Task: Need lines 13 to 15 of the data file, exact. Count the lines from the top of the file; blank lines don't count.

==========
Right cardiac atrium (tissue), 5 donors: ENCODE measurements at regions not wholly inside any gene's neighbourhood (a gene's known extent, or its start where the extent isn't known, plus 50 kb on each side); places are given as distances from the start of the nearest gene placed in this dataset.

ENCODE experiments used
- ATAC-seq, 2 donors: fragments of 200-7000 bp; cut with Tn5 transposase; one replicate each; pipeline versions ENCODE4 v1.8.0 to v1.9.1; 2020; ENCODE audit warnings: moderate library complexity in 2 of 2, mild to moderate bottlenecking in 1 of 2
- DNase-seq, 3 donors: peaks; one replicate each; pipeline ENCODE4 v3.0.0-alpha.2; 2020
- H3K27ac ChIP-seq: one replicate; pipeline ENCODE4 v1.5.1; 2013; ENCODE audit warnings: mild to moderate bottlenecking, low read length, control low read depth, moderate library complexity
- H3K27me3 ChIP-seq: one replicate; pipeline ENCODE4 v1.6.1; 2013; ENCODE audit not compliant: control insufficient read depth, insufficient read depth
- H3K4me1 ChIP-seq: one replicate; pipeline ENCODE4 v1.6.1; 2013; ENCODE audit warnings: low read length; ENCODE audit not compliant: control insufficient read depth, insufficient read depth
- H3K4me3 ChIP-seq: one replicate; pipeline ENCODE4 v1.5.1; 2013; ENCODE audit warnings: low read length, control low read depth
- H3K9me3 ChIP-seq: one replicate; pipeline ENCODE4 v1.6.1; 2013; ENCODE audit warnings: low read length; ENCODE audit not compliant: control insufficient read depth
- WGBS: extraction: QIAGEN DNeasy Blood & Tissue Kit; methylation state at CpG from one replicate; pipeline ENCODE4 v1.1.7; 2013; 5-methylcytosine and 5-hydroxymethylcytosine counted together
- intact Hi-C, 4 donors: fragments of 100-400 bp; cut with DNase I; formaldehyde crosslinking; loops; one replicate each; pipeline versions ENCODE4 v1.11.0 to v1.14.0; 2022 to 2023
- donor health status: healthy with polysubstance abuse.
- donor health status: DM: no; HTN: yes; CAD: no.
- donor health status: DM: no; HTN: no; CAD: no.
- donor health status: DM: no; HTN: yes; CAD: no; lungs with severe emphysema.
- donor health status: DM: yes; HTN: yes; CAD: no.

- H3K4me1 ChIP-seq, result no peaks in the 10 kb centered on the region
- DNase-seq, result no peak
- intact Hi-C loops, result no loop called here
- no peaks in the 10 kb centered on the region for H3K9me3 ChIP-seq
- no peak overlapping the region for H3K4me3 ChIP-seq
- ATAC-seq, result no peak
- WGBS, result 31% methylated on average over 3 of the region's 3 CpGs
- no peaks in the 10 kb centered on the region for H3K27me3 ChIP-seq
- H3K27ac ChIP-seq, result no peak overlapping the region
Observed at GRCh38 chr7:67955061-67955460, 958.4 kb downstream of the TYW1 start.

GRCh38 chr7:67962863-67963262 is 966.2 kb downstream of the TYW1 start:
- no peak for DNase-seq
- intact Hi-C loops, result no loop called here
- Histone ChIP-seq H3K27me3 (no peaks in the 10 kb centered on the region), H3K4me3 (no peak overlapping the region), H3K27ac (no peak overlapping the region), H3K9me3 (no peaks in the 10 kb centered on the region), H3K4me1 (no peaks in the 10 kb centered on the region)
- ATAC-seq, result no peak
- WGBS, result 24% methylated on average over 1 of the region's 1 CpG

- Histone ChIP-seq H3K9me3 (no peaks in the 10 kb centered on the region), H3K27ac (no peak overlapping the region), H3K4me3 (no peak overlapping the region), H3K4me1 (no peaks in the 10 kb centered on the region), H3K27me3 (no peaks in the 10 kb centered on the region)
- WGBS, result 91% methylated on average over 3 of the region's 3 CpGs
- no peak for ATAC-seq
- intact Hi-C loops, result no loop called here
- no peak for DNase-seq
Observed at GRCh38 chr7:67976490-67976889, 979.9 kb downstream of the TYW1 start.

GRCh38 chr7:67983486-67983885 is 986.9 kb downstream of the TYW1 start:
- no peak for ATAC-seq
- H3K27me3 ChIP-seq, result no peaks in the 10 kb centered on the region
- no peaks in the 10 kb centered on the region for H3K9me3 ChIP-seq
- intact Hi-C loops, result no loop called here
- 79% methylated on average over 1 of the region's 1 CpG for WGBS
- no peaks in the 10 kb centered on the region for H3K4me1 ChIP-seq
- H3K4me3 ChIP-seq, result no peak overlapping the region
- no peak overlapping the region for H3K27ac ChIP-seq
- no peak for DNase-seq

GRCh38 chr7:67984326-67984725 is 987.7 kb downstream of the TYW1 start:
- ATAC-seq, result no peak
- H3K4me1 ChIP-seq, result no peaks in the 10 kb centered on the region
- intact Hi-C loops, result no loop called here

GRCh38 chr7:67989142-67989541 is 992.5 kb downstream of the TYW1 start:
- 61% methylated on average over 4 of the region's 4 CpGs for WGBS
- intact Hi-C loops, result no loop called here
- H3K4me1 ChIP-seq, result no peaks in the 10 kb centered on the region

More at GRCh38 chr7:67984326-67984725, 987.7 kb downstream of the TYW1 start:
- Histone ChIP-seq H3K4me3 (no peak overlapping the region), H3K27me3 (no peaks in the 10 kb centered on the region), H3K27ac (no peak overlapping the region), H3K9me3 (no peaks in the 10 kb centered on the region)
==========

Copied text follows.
- donor health status: DM: no; HTN: yes; CAD: no.
- donor health status: DM: no; HTN: no; CAD: no.
- donor health status: DM: no; HTN: yes; CAD: no; lungs with severe emphysema.